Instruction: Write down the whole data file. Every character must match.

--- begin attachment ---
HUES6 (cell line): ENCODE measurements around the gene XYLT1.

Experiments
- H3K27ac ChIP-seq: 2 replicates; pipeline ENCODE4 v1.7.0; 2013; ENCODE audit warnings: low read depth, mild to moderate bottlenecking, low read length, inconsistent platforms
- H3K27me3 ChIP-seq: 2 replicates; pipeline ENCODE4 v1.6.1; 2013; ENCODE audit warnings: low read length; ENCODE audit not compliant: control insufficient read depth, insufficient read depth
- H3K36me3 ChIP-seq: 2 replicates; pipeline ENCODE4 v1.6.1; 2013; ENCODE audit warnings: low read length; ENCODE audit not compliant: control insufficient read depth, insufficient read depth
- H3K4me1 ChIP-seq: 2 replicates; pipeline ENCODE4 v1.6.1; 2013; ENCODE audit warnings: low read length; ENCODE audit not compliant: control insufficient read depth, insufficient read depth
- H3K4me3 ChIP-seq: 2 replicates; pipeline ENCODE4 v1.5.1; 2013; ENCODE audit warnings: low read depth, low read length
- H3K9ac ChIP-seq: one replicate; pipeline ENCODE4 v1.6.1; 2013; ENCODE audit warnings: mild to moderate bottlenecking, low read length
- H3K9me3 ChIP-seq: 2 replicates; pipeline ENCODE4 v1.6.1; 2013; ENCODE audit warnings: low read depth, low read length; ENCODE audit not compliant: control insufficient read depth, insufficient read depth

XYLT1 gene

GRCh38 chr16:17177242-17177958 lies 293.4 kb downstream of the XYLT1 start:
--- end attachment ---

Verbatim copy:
HUES6 (cell line): ENCODE measurements around the gene XYLT1.

Experiments
- H3K27ac ChIP-seq: 2 replicates; pipeline ENCODE4 v1.7.0; 2013; ENCODE audit warnings: low read depth, mild to moderate bottlenecking, low read length, inconsistent platforms
- H3K27me3 ChIP-seq: 2 replicates; pipeline ENCODE4 v1.6.1; 2013; ENCODE audit warnings: low read length; ENCODE audit not compliant: control insufficient read depth, insufficient read depth
- H3K36me3 ChIP-seq: 2 replicates; pipeline ENCODE4 v1.6.1; 2013; ENCODE audit warnings: low read length; ENCODE audit not compliant: control insufficient read depth, insufficient read depth
- H3K4me1 ChIP-seq: 2 replicates; pipeline ENCODE4 v1.6.1; 2013; ENCODE audit warnings: low read length; ENCODE audit not compliant: control insufficient read depth, insufficient read depth
- H3K4me3 ChIP-seq: 2 replicates; pipeline ENCODE4 v1.5.1; 2013; ENCODE audit warnings: low read depth, low read length
- H3K9ac ChIP-seq: one replicate; pipeline ENCODE4 v1.6.1; 2013; ENCODE audit warnings: mild to moderate bottlenecking, low read length
- H3K9me3 ChIP-seq: 2 replicates; pipeline ENCODE4 v1.6.1; 2013; ENCODE audit warnings: low read depth, low read length; ENCODE audit not compliant: control insufficient read depth, insufficient read depth

XYLT1 gene

GRCh38 chr16:17177242-17177958 lies 293.4 kb downstream of the XYLT1 start: